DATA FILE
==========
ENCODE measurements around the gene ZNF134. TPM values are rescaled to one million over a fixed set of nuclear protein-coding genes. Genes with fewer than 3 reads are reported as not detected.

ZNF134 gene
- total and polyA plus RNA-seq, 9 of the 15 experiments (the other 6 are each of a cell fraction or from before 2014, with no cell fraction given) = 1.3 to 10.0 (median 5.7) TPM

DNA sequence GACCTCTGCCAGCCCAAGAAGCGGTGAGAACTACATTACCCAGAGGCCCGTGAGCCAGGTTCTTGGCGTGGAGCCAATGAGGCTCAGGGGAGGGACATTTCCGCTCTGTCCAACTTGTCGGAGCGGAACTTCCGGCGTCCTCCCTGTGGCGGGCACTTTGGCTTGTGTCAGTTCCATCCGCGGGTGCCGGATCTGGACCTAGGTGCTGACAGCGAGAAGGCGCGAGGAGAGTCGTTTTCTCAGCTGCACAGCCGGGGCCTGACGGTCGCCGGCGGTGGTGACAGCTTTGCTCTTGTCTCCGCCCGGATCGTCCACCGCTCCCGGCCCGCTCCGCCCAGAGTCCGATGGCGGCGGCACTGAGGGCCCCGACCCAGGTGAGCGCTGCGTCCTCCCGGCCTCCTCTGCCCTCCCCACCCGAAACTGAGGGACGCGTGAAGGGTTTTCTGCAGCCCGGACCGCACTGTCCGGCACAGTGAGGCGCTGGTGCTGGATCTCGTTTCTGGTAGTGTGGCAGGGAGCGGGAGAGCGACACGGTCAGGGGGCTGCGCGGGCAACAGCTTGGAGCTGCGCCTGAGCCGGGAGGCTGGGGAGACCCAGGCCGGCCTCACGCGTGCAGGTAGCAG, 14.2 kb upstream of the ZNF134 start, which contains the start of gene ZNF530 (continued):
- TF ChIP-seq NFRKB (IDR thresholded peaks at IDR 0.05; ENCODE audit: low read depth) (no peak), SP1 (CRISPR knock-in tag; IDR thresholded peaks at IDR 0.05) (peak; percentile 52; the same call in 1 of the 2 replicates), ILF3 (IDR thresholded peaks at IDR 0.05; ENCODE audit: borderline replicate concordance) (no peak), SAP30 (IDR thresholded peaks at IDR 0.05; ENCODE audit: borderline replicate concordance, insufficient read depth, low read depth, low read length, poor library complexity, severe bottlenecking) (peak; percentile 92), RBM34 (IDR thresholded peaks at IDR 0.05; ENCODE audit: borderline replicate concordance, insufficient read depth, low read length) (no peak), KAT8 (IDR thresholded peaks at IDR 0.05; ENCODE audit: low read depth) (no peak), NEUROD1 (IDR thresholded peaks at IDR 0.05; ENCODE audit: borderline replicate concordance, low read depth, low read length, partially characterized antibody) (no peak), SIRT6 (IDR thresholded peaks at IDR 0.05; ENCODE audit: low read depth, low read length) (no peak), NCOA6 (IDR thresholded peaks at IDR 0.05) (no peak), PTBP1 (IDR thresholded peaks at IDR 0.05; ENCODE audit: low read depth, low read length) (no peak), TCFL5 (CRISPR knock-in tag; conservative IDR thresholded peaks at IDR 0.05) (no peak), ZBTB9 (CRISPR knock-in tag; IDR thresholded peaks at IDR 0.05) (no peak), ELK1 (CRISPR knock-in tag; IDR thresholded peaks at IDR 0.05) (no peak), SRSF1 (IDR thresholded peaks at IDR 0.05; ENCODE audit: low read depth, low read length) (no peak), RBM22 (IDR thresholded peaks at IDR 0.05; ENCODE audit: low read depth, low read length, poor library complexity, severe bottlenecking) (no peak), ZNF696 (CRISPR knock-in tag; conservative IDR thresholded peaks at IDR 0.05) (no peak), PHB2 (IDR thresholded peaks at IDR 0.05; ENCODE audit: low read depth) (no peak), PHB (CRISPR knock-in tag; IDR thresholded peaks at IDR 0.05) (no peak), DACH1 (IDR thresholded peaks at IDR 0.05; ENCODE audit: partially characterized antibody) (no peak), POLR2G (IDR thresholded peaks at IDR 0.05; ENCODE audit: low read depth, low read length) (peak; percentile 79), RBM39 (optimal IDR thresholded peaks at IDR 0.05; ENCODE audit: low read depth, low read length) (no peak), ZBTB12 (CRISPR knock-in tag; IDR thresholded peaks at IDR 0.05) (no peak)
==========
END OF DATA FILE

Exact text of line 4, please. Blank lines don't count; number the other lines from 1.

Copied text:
DNA sequence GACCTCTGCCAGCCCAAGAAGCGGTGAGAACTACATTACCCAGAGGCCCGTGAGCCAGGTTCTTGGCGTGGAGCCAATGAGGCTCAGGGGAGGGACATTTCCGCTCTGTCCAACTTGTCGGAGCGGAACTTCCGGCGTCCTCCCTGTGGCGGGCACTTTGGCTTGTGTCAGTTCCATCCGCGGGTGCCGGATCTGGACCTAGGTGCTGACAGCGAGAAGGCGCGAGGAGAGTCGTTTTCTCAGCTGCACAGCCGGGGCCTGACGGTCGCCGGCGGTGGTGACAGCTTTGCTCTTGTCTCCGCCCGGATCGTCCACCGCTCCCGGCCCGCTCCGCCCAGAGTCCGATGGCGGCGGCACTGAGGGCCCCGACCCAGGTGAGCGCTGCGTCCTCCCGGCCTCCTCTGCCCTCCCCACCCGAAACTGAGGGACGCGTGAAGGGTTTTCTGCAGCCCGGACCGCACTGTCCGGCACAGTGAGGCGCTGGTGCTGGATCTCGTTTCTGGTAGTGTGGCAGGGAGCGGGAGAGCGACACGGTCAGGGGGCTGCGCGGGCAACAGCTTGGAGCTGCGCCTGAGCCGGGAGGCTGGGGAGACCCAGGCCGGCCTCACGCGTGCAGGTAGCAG, 14.2 kb upstream of the ZNF134 start, which contains the start of gene ZNF530 (continued):